In 2018 Newfoundland and Labrador (NL) rolled out the first of three courses that would make up a new Social Studies high school curriculum, one that represented a significant pedagogical shift. Traditionally, students entering Grade 10 chose between History or Geography and followed that discipline through graduation. Breaking from past practices, the new courses will explore a more integrated approach to Social Studies education: one that focusses on its inherent process skills, on “how to do” Social Studies rather than “what content to study”.

The recent passing of Dr. Peter Seixas prompted many tributes from those who had the pleasure of knowing him. We did not but are happy to say that his fingerprints are all over our new curriculum. Each of the three core high school courses share a common unit dedicated to “Integrated Concepts and Process Skills”, and Dr Seixas’ “Big Six” are explicitly taught and applied in various contexts. The courses themselves are thematically organised and anchored by inquiry-based investigations, but each uses a different lens for honing those critical analysis skills: Civics/Economics, History, and Human Geography (respectively).

So what does this look like in practice? We use mini lessons to teach the Big Six early in the term so that students have a fair understanding of how each can be used to analyse an issue. Armed with prior knowledge (and some helpful organiser templates), students are ready to start using those tools for analysis to tackle multifaceted problems. One popular activity we use is easily adapted to any general or specific curriculum outcome and incorporates not only critical analysis but also democratic principles and communication practices. We invite students to explore a controversial issue before voting on a response. For example, in the early stages of Covid, NL joined with the Maritime provinces to form the “Atlantic Bubble” in what was technically a violation of the Canadian Charter but also qualified as justifiable in times of crisis. By providing students with some links to the W5 of the story and a graphic organiser guiding them to consider the “Big 6” implications of the decision, students were able to gather and organise information upon which they could form a reasoned judgement. The questions included in the organiser act as a shorthand to remind students how to use them and this activity is easily scaffolded for differentiated instruction by including only 1-3 of the Big 6 and/or having small groups focus on only one before sharing with the class to collectively achieve a more thorough analysis. (We often do this with our vocational groups, encouraging discussion along the way).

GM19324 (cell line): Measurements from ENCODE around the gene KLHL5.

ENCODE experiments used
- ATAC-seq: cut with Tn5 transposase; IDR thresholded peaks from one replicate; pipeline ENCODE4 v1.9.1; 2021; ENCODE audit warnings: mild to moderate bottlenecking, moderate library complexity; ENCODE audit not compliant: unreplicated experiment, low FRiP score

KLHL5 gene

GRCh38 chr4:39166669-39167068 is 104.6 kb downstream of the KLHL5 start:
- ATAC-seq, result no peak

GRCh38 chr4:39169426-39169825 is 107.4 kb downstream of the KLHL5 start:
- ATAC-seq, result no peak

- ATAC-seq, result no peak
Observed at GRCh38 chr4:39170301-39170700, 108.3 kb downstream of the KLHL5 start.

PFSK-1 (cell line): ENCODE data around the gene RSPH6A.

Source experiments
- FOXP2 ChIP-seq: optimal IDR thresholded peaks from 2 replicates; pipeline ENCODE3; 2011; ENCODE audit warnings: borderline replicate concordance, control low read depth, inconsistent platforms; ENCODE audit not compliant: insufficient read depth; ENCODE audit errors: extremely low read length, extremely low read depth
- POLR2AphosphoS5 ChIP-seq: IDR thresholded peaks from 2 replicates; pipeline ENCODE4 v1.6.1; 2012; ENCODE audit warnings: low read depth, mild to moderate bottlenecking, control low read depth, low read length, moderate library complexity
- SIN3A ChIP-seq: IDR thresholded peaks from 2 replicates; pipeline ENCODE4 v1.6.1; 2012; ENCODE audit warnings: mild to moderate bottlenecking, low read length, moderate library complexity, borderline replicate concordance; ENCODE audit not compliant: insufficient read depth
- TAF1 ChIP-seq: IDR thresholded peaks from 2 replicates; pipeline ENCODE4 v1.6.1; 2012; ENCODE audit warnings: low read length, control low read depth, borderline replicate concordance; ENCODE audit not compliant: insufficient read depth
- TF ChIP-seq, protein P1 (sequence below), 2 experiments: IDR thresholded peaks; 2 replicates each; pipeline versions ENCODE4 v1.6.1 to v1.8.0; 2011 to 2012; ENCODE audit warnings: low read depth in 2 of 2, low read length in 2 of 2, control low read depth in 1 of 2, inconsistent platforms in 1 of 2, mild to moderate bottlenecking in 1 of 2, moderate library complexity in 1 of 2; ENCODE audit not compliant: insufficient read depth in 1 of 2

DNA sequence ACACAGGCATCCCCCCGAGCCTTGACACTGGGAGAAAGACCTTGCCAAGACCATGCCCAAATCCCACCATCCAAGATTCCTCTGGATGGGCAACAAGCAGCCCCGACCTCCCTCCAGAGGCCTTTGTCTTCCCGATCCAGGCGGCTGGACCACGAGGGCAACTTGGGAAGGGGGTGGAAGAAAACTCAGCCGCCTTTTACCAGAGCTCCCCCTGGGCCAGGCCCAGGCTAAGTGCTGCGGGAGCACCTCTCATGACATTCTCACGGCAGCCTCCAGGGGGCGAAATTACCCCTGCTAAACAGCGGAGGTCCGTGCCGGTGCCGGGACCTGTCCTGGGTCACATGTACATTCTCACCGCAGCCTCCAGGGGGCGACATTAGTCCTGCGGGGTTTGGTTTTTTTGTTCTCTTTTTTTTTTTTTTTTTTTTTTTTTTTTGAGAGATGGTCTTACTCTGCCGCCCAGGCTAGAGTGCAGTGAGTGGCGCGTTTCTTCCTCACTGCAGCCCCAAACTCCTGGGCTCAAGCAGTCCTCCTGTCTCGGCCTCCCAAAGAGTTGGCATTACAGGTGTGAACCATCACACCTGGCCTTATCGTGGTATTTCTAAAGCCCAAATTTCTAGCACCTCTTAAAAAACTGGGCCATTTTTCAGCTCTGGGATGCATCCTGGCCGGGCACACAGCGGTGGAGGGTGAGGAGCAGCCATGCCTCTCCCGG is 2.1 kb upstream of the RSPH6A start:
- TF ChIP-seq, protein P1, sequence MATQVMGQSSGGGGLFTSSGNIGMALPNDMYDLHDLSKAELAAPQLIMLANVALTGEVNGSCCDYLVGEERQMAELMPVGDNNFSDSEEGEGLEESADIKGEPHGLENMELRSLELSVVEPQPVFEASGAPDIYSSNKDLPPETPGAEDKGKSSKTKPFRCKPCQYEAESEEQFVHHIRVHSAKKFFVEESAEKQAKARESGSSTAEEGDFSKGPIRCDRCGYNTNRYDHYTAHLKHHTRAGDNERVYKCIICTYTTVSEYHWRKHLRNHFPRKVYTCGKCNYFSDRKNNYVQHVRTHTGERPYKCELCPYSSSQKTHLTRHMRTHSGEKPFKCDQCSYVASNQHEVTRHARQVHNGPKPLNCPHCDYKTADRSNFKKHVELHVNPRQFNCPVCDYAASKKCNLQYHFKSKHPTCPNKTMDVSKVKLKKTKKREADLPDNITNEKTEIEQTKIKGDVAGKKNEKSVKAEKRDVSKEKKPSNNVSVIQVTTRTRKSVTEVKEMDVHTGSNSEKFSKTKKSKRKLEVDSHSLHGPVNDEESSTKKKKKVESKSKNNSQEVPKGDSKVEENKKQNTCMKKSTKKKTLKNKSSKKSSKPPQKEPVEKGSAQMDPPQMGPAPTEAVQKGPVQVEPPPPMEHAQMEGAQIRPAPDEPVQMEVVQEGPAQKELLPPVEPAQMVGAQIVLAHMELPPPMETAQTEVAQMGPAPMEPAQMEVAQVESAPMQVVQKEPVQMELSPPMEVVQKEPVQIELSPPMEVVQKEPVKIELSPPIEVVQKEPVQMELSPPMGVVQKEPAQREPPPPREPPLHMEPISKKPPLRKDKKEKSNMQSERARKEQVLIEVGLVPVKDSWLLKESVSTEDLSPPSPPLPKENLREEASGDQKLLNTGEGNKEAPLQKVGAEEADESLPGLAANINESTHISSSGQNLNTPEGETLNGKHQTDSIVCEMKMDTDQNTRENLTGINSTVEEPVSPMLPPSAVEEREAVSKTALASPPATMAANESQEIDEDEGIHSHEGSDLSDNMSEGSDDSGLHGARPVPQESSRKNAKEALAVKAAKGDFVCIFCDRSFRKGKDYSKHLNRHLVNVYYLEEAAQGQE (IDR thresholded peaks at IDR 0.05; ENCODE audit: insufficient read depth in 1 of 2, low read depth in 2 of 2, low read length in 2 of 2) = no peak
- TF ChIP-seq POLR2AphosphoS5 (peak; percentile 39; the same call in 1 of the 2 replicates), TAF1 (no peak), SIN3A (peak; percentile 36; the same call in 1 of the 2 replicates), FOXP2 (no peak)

There are many extension opportunities as students may debate their position, promote a call to action via poster/podcast/speech, or dig deeper into one of the competencies by finding examples of conflicting perspectives on the issue (which went all the way to the Supreme Court of Canada they discovered!). We used Feedback Frames for this activity, and students enjoyed dropping their disk (vote) in the appropriate slot as well as the visual reveal at the end. The vote could be tallied on any number of media, but there was something about physically getting up and voting, on holding that physical representation in their hand, that made the act of voting more personal and significant.

Jill Kennedy and Jackie Rockett are high school teachers and SSENC/RESSC representatives in NL